It is not immediately clear just who the heavenly voice is addressing with the imperatives in verses 6-7. The address in vv. 4-5 was aimed at believers, but it is unlikely that this is the sense here. Heavenly Messengers (Angels) are usually depicted as delivering the Judgment, especially when it involved natural disaster or death. However, according to 17:16, it is clear that the “horns” of the Sea-creature—best understood as vassal kings of the Empire—are the ones who will bring destruction and desolation on the “great city”. While prompted by their own wicked impulses, they act according to the will of God, who ultimately controls the events, using the kings as a means to bring about judgment (v. 17). Frequently in the Prophetic nation-oracles, judgment comes by way of invasion and military attack (by human armies), and so it is here as well.

The measure of “Babylon’s” judgment is also based upon the extent to which this “woman” (prostitute) honored herself. Here I have rendered the verb doca/zw in the more literal sense of “esteem” (i.e., treat or regard with esteem), since it has to do with how the prostitute thinks of herself (cf. below). This self-pride leads to wanton and reckless behavior, as indicated by the verb strhnia/w (related to the noun strh=no$ in v. 3), which basically means “acting rough”, perhaps an allusion to the violence that accompanies her lavishly wicked lifestyle. While the Woman/Babylon may imagine that she is great and esteemed by all the world, the Judgment will result in a harsh and painful testing (basanismo/$) that will reveal her wicked and wretched true nature, and lead to great sorrow (pe/nqo$). This echoes the earlier idea that she will be left desolate and naked (17:16), stripped of all her fine clothing and jewels.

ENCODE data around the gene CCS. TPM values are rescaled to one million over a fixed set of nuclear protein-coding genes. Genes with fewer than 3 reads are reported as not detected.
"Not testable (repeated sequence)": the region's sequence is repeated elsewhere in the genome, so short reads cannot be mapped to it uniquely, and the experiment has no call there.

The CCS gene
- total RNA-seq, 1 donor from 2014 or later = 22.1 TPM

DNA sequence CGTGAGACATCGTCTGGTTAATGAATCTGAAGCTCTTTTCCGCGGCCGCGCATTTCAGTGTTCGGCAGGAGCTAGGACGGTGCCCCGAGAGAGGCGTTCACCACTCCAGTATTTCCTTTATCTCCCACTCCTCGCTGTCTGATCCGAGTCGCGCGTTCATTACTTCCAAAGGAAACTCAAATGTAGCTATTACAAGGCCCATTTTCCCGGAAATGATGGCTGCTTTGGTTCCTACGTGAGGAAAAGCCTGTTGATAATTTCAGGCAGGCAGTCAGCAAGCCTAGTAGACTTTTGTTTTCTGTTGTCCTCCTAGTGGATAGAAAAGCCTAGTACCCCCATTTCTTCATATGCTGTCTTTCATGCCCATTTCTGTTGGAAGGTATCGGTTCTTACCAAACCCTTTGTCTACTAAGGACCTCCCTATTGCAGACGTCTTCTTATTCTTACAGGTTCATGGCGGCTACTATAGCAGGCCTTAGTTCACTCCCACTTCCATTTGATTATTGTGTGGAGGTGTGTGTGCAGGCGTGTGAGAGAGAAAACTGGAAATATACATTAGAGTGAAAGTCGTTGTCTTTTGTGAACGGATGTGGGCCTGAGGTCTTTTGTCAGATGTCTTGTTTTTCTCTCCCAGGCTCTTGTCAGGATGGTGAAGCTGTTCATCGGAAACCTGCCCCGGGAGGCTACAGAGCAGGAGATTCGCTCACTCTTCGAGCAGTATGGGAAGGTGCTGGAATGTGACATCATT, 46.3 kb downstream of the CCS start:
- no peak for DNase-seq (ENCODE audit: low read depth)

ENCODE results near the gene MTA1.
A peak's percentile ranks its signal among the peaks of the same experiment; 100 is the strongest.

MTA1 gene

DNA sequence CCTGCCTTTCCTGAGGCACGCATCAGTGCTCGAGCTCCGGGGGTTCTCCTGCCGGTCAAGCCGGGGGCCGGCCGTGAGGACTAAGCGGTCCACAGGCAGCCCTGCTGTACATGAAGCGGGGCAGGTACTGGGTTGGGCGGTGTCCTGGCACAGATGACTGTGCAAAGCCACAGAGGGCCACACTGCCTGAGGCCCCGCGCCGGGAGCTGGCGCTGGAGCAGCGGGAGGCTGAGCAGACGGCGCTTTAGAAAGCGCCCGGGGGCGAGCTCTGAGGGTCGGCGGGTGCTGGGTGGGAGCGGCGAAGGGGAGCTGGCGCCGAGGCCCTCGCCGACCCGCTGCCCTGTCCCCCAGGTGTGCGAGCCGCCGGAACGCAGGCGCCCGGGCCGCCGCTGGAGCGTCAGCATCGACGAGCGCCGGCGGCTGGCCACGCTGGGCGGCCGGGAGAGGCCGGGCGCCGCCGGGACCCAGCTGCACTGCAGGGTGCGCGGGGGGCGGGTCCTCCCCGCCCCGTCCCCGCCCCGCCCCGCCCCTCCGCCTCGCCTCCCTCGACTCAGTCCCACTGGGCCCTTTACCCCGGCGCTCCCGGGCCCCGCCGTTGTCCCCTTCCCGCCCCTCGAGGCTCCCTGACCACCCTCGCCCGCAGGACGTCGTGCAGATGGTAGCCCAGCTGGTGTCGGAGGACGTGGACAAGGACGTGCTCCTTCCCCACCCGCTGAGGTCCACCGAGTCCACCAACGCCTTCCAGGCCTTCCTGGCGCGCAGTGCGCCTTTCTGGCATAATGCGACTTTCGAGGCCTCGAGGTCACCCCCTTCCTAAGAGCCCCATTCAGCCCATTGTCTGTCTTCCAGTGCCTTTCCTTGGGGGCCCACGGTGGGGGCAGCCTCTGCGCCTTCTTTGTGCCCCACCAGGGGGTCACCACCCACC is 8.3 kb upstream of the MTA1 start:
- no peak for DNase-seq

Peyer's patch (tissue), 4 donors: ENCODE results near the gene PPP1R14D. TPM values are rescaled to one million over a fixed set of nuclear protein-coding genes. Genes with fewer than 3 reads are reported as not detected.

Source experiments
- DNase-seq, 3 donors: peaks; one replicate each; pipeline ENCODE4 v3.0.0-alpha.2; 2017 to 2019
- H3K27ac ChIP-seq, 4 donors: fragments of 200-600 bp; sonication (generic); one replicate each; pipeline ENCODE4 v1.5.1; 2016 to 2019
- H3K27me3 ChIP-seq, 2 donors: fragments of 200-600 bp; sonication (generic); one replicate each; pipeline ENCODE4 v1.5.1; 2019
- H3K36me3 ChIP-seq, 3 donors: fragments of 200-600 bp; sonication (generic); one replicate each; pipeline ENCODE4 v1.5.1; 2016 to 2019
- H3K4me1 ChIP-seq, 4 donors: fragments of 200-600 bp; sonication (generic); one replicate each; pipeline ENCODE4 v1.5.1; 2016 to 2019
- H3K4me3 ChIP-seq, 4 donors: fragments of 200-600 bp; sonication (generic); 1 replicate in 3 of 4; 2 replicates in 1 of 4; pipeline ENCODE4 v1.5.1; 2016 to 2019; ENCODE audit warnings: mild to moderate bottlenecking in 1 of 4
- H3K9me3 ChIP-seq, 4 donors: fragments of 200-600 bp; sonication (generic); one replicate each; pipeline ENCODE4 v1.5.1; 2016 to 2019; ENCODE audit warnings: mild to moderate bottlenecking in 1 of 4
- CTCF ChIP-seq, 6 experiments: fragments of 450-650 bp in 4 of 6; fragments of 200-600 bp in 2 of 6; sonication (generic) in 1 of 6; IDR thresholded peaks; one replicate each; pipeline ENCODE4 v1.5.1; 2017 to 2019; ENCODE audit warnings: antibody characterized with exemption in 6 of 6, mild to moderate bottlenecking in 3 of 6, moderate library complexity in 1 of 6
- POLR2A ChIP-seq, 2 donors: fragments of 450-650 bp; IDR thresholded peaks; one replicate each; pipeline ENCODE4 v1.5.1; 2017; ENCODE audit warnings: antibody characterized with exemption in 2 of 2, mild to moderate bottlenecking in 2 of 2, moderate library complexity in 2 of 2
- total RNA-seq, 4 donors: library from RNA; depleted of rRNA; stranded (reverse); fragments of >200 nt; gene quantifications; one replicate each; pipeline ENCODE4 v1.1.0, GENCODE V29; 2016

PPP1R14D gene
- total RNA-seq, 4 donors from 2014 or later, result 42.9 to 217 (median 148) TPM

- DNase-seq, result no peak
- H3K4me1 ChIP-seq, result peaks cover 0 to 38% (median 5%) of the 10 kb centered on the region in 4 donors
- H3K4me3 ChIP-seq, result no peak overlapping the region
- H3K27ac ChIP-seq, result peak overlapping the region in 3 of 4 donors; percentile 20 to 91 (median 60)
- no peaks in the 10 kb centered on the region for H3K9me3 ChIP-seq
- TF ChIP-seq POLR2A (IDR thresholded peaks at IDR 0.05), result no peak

Revelation 18:7b-8

“(For it is) that in her heart she reckons that ‘I sit as a queen! I am not (one) lacking (a husband), and I shall (certainly) not see sorrow!’ Through this (then), in a single day the (thing)s striking her will come—death and sorrow and hunger, and in fire she will be burned down—(for it is) that strong (is) the Lord God, the (One hav)ing judged her!”